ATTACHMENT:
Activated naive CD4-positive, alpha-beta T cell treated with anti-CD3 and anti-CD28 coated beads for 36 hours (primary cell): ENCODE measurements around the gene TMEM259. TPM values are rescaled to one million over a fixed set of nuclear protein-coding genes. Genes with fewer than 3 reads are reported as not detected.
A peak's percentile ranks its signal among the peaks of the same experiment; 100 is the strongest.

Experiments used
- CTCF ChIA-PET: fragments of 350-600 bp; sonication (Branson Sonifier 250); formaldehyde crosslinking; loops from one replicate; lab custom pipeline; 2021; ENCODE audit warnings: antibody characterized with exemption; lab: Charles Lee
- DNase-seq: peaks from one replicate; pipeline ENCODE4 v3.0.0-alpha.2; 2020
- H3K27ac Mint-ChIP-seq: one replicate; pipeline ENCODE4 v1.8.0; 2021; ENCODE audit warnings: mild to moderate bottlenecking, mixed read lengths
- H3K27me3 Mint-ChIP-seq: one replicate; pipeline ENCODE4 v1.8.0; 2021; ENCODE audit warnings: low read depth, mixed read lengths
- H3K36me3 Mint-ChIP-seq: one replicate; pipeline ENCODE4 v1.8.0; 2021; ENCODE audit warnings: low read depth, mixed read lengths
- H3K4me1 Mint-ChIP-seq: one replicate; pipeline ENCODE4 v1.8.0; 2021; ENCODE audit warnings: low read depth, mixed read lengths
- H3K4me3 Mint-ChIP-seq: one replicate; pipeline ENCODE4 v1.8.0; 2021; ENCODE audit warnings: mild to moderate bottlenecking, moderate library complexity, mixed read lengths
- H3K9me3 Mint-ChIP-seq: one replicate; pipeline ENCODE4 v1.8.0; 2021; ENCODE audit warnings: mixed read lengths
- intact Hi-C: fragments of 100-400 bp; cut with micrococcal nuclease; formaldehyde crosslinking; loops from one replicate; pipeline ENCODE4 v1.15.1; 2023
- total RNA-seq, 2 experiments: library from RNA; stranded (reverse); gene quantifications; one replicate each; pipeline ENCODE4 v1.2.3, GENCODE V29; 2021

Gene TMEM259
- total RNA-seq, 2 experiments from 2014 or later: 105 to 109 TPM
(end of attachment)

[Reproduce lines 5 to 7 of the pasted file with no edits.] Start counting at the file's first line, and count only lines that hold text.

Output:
- DNase-seq: peaks from one replicate; pipeline ENCODE4 v3.0.0-alpha.2; 2020
- H3K27ac Mint-ChIP-seq: one replicate; pipeline ENCODE4 v1.8.0; 2021; ENCODE audit warnings: mild to moderate bottlenecking, mixed read lengths
- H3K27me3 Mint-ChIP-seq: one replicate; pipeline ENCODE4 v1.8.0; 2021; ENCODE audit warnings: low read depth, mixed read lengths